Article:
Halicarnassus (/ˌhælɪ.kɑːrˈnæsəs/; Ancient Greek:
Ἁλικαρνᾱσσός, translit. Halikarnāssós or
Ἀλικαρνασσός Alikarnāssós; Turkish: Halikarnas), an
ancient Greek city which stood on the site of modern
Bodrum in Turkey.
It was located in southwest
Caria on a picturesque, advantageous site
on the Ceramic Gulf. The city was famous for the
Halicarnassus, also known simply as the Tomb of Mausolus, whose name
provided the origin of the word "mausoleum". The mausoleum, built
between 353 BC and 350 BC, ranked as one of the seven
wonders of the ancient world.
Halicarnassus formed part of the Persian Empire until Alexander the
Great captured it at the siege of
Halicarnassus in 334 BC.
Halicarnassus originally occupied only a small island near to the
shore called Zephyria, which was the original name of the settlement
and the present site of the great Castle of St. Peter built by the
Knights of Rhodes
Knights of Rhodes in 1404; but in the course of time the island united
with the mainland and the city extended to incorporate Salmacis, an
older town of the
Leleges and Carians and site of the later
2.1 Mycenaean presence in the area
2.2 Early history
2.3 Hekatomnid dynasty
Alexander the Great
Alexander the Great and Ada of Caria
2.5 Later history
3 Archeological notes and restorations
4 Notable people
5 Notes and references
6 Further reading
7 External links
The suffix -ᾱσσός (-assos) of Greek Ἁλικαρνᾱσσός
is indicative of a substrate toponym, meaning that an original Greek
name influenced, or established the place's name. It has been recently
proposed that the element -καρνᾱσσός is cognate (essentially
two words in different languages derived from the same original
source) with Luwian (CASTRUM)ha+ra/i-na-sà / (CASTRUM)ha+ra/i-ni-sà
'fortress'. If so, the toponym is probably borrowed from Carian, a
Luwic language spoken alongside Greek in Halicarnassus. The Carian
Halicarnassus has been tentatively identified with Alos-δ
karnos-δ in inscriptions.
Mycenaean presence in the area
Some large Mycenaean tombs have been found at Musgebi (or Muskebi,
modern Ortakent), not far from Halicarnassus. According to Turkish
archaeologist Yusuf Boysal, the Muskebi material, dating from the end
of the fifteenth century BC to ca. 1200 BC, provides evidence of the
presence, in this region, of a Mycenaean settlement.
More than forty burial places dating back to that time have been
discovered. A rich collection of artifacts found in these tombs is now
housed in the
These finds cast some light on the problem of determining the
territories of ancient
Arzawa and Ahhiyawa.
Herodotus (Greek: Ἡρόδοτος) is honored with a statue in his
Halicarnassus (modern Bodrum).
The founding of
Halicarnassus is debated among various traditions; but
they agree in the main point as to its being a Dorian colony, and the
figures on its coins, such as the head of Medusa,
Athena or Poseidon,
or the trident, support the statement that the mother cities were
Troezen and Argos. The inhabitants appear to have accepted Anthes, a
son of Poseidon, as their legendary founder, as mentioned by Strabo,
and were proud of the title of Antheadae.
At an early period
Halicarnassus was a member of the Doric Hexapolis,
which included Kos, Cnidus, Lindos,
Kameiros and Ialysus; but it was
expelled from the league when one of its citizens, Agasicles, took
home the prize tripod which he had won in the Triopian games, instead
of dedicating it according to custom to the Triopian Apollo. In the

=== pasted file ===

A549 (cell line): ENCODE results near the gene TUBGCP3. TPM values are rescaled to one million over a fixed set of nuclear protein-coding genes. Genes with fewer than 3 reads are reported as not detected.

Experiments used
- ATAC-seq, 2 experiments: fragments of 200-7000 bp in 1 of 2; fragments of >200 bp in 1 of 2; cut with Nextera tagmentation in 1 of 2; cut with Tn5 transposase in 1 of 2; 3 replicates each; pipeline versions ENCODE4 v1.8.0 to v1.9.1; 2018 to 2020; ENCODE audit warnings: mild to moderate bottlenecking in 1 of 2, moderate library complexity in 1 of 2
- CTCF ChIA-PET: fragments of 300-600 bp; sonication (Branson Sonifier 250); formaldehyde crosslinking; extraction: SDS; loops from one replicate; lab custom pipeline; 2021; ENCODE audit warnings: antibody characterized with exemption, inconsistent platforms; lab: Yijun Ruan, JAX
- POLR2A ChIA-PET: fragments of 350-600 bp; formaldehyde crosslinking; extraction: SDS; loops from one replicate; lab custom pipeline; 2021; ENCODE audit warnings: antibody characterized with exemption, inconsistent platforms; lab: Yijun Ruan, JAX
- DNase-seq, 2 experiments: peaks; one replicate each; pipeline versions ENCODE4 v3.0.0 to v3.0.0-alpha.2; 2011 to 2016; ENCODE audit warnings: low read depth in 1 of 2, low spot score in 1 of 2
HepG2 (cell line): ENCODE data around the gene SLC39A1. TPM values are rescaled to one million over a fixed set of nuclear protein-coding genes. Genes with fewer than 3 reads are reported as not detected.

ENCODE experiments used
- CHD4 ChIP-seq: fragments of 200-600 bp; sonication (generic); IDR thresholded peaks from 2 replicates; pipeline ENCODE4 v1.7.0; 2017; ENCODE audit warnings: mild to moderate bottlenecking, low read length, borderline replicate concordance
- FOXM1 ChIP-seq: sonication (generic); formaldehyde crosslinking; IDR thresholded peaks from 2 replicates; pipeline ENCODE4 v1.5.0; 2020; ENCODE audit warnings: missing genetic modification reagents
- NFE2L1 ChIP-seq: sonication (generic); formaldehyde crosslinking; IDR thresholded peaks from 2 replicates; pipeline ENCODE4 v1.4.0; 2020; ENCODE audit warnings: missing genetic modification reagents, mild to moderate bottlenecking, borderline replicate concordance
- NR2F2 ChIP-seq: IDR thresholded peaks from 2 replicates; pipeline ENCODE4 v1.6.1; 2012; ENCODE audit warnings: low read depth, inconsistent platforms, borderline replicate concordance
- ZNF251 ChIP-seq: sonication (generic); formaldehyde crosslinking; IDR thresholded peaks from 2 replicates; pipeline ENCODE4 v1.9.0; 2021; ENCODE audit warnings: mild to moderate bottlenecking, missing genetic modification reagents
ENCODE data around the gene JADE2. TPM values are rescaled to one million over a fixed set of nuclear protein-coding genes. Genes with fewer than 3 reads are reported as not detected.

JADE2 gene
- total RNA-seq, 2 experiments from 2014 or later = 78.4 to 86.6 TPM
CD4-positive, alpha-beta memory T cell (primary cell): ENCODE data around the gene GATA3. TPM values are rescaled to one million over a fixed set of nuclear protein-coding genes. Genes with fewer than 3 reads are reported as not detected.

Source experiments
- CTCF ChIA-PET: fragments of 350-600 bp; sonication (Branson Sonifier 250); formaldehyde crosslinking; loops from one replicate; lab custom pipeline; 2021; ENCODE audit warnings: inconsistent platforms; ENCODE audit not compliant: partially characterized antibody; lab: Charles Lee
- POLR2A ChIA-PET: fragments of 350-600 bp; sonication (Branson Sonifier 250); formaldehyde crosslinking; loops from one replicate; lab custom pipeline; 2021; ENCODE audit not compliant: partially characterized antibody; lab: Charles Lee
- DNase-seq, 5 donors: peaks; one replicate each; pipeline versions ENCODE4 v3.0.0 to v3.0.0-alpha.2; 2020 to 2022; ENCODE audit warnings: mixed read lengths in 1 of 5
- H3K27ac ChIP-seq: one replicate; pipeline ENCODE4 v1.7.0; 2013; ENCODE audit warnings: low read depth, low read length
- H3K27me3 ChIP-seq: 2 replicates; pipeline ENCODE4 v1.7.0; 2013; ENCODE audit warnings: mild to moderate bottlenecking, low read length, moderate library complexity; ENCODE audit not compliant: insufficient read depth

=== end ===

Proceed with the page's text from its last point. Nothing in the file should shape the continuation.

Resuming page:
early 5th century
Halicarnassus was under the sway of Artemisia I of
Caria (also known as Artemesia of Halicarnassus), who made herself
famous as a naval commander at the battle of Salamis. Of Pisindalis,
her son and successor, little is known; but Lygdamis, who next
attained power, is notorious for having put to death the poet Panyasis
and causing Herodotus, possibly the best known Halicarnassian, to
leave his native city (c. 457 BC).
Hecatomnus became king of Caria, at that time part of the Persian
Empire, ruling from 404 BC to 358 BC and establishing the
Hekatomnid dynasty. He left three sons, Mausolus,
Pixodarus—all of whom—in their turn, succeeded him in the
sovereignty; and two daughters, Artemisia and Ada, who were married to
Mausolus and Idrieus.
Mausolus moved his capital from
Mylasa to Halicarnassus. His workmen
deepened the city's harbor and used the dragged sand to make
protecting breakwaters in front of the channel. On land they paved
streets and squares, and built houses for ordinary citizens. And on
one side of the harbor they built a massive fortified palace for
Mausolus, positioned to have clear views out to sea and inland to the
hills—places from where enemies could attack. On land, the workmen
also built walls and watchtowers, a Greek–style theatre and a temple
to Ares—the Greek god of war.
Mausolus spent huge amounts of tax money to embellish
the city. They commissioned statues, temples and buildings of gleaming
marble. When he died in 353 BC, his wife, sister and successor,
Artemisia II of Caria, began construction of a magnificent tomb for
him and herself on a hill overlooking the city. She died in 351 BC (of
grief, according to Cicero, Tusculan Disputations 3.31). According to
Pliny the Elder
Pliny the Elder the craftsmen continued to work on the tomb after the
death of their patron, "considering that it was at once a memorial of
his own fame and of the sculptor's art," finishing it in 350 BC.
This tomb of
Mausolus came to be known as the Mausoleum, one of the
seven wonders of the ancient world.
Artemisia was succeeded by her brother Idrieus, who, in turn, was
succeeded by his wife and sister Ada when he died in 344 BC.
However, Ada was usurped by her brother Pixodarus in 340 BC. On
the death of Pixodarus in 335 BC his son-in-law, a Persian named
Orontobates, received the satrapy of
Caria from Darius III of Persia.
Alexander the Great
Alexander the Great and Ada of Caria
Main article: Siege of Halicarnassus
Alexander the Great
Alexander the Great entered
Caria in 334 BC, Ada, who was in
possession of the fortress of Alinda, surrendered the fortress to him.
After taking Halicarnassus, Alexander handed back the government of
Caria to her; she, in turn, formally adopted Alexander as her son,
ensuring that the rule of
Caria passed unconditionally to him upon her
eventual death. During the siege of
Halicarnassus the city was fired
by the retreating Persians. As he was not able to reduce the citadel,